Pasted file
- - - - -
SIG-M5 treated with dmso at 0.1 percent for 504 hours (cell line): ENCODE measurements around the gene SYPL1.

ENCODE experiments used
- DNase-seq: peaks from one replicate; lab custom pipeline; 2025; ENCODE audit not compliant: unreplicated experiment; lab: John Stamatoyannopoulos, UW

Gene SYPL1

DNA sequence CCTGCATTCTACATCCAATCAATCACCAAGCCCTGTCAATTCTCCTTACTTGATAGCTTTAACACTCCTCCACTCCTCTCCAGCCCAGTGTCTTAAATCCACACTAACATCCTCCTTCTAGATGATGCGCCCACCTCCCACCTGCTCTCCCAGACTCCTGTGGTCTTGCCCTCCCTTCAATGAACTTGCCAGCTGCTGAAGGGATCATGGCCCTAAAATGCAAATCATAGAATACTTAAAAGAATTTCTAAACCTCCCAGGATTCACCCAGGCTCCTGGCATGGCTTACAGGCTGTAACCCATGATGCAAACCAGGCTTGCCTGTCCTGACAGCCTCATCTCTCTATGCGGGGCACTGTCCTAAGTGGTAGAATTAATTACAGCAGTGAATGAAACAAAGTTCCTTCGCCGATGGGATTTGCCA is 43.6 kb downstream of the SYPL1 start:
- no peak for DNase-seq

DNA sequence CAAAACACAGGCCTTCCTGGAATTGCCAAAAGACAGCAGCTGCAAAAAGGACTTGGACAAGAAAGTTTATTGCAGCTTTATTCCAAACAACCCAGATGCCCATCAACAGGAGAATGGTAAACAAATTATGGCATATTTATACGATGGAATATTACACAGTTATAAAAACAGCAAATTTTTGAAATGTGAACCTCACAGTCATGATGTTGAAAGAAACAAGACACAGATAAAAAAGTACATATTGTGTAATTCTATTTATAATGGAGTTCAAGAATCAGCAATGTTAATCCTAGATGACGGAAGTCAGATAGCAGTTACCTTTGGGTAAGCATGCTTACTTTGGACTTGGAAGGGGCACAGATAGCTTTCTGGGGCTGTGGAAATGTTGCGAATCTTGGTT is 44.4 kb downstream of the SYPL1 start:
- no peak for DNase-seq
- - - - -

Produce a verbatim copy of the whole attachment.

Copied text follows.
SIG-M5 treated with dmso at 0.1 percent for 504 hours (cell line): ENCODE measurements around the gene SYPL1.

ENCODE experiments used
- DNase-seq: peaks from one replicate; lab custom pipeline; 2025; ENCODE audit not compliant: unreplicated experiment; lab: John Stamatoyannopoulos, UW

Gene SYPL1

DNA sequence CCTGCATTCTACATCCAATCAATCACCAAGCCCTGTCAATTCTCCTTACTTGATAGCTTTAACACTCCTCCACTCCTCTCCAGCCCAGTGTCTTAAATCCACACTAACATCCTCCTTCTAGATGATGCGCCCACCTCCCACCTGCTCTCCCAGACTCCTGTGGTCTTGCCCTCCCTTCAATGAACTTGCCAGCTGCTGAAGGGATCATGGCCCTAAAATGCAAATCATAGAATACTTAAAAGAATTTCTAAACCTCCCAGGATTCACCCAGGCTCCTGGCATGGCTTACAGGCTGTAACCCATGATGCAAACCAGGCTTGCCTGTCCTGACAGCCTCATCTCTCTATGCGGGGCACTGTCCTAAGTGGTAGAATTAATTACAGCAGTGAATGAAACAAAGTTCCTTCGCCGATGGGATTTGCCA is 43.6 kb downstream of the SYPL1 start:
- no peak for DNase-seq

DNA sequence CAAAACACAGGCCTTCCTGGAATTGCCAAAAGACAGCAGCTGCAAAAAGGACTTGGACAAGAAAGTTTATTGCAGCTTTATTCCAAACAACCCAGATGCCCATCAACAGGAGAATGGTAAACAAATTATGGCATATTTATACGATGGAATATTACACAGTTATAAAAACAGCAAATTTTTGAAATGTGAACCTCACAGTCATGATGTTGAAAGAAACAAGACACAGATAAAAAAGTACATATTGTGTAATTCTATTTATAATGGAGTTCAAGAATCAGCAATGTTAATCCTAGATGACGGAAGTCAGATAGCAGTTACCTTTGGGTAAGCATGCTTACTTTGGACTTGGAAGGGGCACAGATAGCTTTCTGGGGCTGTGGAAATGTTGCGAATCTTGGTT is 44.4 kb downstream of the SYPL1 start:
- no peak for DNase-seq